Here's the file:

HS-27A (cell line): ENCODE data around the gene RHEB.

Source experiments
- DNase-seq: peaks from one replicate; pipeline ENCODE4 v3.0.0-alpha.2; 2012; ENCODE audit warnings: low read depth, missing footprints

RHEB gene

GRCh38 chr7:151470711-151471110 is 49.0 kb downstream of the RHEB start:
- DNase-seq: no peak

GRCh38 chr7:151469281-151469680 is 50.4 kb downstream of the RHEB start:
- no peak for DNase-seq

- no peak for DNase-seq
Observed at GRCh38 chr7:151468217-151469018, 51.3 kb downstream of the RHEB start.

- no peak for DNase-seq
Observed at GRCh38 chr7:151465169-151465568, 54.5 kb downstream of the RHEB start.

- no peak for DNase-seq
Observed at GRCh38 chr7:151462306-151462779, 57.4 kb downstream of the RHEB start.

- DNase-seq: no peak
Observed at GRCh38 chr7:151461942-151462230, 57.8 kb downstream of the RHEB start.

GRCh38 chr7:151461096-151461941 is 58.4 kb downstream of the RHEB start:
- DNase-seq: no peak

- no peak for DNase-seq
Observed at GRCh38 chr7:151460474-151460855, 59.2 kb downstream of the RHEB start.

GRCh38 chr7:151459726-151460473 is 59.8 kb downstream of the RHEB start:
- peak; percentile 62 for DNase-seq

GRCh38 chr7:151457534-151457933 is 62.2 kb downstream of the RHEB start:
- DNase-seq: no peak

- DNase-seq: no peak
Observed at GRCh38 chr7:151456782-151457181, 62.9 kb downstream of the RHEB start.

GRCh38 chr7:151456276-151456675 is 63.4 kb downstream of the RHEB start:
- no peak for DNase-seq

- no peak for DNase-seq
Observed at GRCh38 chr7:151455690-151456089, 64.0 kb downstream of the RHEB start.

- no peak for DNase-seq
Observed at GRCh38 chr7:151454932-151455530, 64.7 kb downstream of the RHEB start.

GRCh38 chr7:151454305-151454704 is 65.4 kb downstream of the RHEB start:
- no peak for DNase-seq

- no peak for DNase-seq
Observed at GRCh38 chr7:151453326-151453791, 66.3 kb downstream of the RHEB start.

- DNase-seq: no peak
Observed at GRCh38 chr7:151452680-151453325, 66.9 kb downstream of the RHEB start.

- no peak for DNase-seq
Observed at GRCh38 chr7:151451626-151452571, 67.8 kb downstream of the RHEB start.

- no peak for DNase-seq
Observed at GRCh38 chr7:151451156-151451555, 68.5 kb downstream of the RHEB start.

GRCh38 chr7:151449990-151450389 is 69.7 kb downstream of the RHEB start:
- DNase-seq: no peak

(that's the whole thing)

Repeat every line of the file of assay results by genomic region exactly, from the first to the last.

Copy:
HS-27A (cell line): ENCODE data around the gene RHEB.

Source experiments
- DNase-seq: peaks from one replicate; pipeline ENCODE4 v3.0.0-alpha.2; 2012; ENCODE audit warnings: low read depth, missing footprints

RHEB gene

GRCh38 chr7:151470711-151471110 is 49.0 kb downstream of the RHEB start:
- DNase-seq: no peak

GRCh38 chr7:151469281-151469680 is 50.4 kb downstream of the RHEB start:
- no peak for DNase-seq

- no peak for DNase-seq
Observed at GRCh38 chr7:151468217-151469018, 51.3 kb downstream of the RHEB start.

- no peak for DNase-seq
Observed at GRCh38 chr7:151465169-151465568, 54.5 kb downstream of the RHEB start.

- no peak for DNase-seq
Observed at GRCh38 chr7:151462306-151462779, 57.4 kb downstream of the RHEB start.

- DNase-seq: no peak
Observed at GRCh38 chr7:151461942-151462230, 57.8 kb downstream of the RHEB start.

GRCh38 chr7:151461096-151461941 is 58.4 kb downstream of the RHEB start:
- DNase-seq: no peak

- no peak for DNase-seq
Observed at GRCh38 chr7:151460474-151460855, 59.2 kb downstream of the RHEB start.

GRCh38 chr7:151459726-151460473 is 59.8 kb downstream of the RHEB start:
- peak; percentile 62 for DNase-seq

GRCh38 chr7:151457534-151457933 is 62.2 kb downstream of the RHEB start:
- DNase-seq: no peak

- DNase-seq: no peak
Observed at GRCh38 chr7:151456782-151457181, 62.9 kb downstream of the RHEB start.

GRCh38 chr7:151456276-151456675 is 63.4 kb downstream of the RHEB start:
- no peak for DNase-seq

- no peak for DNase-seq
Observed at GRCh38 chr7:151455690-151456089, 64.0 kb downstream of the RHEB start.

- no peak for DNase-seq
Observed at GRCh38 chr7:151454932-151455530, 64.7 kb downstream of the RHEB start.

GRCh38 chr7:151454305-151454704 is 65.4 kb downstream of the RHEB start:
- no peak for DNase-seq

- no peak for DNase-seq
Observed at GRCh38 chr7:151453326-151453791, 66.3 kb downstream of the RHEB start.

- DNase-seq: no peak
Observed at GRCh38 chr7:151452680-151453325, 66.9 kb downstream of the RHEB start.

- no peak for DNase-seq
Observed at GRCh38 chr7:151451626-151452571, 67.8 kb downstream of the RHEB start.

- no peak for DNase-seq
Observed at GRCh38 chr7:151451156-151451555, 68.5 kb downstream of the RHEB start.

GRCh38 chr7:151449990-151450389 is 69.7 kb downstream of the RHEB start:
- DNase-seq: no peak